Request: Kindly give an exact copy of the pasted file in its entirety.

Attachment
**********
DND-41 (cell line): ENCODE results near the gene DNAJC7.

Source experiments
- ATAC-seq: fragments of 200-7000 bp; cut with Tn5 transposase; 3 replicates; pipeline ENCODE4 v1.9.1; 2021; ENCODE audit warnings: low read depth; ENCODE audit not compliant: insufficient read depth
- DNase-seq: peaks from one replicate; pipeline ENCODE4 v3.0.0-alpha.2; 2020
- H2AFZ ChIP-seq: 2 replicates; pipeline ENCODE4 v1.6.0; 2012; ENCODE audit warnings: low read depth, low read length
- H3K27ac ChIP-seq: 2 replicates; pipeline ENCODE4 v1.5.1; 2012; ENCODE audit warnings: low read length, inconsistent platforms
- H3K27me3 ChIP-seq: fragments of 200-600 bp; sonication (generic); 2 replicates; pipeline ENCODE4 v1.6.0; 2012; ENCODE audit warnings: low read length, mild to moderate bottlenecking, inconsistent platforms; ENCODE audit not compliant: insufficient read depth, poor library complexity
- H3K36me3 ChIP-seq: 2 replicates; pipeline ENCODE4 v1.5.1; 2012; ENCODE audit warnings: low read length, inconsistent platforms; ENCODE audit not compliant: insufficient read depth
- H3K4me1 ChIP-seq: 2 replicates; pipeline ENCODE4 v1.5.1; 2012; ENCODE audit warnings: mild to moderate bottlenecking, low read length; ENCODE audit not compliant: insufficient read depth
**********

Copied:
DND-41 (cell line): ENCODE results near the gene DNAJC7.

Source experiments
- ATAC-seq: fragments of 200-7000 bp; cut with Tn5 transposase; 3 replicates; pipeline ENCODE4 v1.9.1; 2021; ENCODE audit warnings: low read depth; ENCODE audit not compliant: insufficient read depth
- DNase-seq: peaks from one replicate; pipeline ENCODE4 v3.0.0-alpha.2; 2020
- H2AFZ ChIP-seq: 2 replicates; pipeline ENCODE4 v1.6.0; 2012; ENCODE audit warnings: low read depth, low read length
- H3K27ac ChIP-seq: 2 replicates; pipeline ENCODE4 v1.5.1; 2012; ENCODE audit warnings: low read length, inconsistent platforms
- H3K27me3 ChIP-seq: fragments of 200-600 bp; sonication (generic); 2 replicates; pipeline ENCODE4 v1.6.0; 2012; ENCODE audit warnings: low read length, mild to moderate bottlenecking, inconsistent platforms; ENCODE audit not compliant: insufficient read depth, poor library complexity
- H3K36me3 ChIP-seq: 2 replicates; pipeline ENCODE4 v1.5.1; 2012; ENCODE audit warnings: low read length, inconsistent platforms; ENCODE audit not compliant: insufficient read depth
- H3K4me1 ChIP-seq: 2 replicates; pipeline ENCODE4 v1.5.1; 2012; ENCODE audit warnings: mild to moderate bottlenecking, low read length; ENCODE audit not compliant: insufficient read depth